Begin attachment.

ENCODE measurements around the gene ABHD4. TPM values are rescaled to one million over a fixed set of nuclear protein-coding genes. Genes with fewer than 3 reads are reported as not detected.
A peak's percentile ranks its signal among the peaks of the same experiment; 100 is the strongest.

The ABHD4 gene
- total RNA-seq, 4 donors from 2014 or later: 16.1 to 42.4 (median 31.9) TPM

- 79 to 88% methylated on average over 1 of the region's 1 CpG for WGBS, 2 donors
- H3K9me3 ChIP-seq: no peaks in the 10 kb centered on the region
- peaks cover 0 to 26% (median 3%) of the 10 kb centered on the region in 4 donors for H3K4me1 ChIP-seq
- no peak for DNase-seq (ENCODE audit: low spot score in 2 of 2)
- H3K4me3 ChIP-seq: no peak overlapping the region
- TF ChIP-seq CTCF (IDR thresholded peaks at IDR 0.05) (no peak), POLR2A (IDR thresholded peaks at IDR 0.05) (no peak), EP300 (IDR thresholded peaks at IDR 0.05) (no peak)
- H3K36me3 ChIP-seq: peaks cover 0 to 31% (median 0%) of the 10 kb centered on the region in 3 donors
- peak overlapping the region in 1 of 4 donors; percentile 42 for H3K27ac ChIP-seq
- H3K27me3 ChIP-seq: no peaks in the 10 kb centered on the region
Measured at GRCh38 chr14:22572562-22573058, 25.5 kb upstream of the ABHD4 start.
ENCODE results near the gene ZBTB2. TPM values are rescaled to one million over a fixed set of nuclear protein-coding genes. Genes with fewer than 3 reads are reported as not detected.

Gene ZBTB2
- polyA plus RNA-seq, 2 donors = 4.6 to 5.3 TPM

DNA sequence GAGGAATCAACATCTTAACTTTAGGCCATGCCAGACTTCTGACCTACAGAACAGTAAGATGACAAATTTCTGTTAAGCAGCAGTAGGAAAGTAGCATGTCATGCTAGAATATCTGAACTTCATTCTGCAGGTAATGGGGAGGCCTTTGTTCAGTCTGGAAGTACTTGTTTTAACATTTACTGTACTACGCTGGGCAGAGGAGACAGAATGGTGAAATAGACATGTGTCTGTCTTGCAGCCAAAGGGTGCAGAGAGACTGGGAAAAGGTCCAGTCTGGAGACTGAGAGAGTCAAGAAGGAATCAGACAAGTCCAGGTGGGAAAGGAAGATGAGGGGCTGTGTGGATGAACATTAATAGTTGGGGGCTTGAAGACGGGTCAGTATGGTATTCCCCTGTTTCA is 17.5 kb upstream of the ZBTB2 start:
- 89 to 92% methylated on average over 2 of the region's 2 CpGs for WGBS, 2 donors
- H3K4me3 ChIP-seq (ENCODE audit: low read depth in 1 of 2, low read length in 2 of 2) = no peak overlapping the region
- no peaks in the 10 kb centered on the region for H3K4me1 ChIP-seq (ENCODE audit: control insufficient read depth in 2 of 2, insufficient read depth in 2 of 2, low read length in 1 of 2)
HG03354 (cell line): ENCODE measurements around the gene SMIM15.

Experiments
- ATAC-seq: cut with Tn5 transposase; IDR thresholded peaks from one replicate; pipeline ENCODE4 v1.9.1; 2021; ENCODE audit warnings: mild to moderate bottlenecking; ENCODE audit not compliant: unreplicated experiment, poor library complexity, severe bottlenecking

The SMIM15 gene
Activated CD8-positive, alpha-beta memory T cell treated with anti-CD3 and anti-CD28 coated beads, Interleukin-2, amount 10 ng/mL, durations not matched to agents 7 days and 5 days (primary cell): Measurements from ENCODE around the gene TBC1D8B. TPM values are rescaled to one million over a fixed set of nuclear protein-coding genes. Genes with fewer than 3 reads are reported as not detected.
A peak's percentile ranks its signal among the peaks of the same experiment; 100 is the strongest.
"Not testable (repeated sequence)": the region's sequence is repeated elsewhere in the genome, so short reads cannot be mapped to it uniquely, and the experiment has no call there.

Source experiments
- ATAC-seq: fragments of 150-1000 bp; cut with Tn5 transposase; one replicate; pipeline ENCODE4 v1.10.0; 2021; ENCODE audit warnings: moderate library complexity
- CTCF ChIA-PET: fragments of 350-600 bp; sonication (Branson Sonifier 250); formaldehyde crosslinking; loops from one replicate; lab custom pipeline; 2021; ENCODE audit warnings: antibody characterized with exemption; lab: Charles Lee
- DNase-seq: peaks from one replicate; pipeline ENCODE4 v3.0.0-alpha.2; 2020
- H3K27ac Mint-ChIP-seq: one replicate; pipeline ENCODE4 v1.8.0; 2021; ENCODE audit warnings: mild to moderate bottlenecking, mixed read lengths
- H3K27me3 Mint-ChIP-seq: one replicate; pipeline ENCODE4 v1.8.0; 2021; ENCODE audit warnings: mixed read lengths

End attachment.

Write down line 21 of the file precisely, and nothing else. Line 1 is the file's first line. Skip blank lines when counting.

- no peaks in the 10 kb centered on the region for H3K4me1 ChIP-seq (ENCODE audit: control insufficient read depth in 2 of 2, insufficient read depth in 2 of 2, low read length in 1 of 2)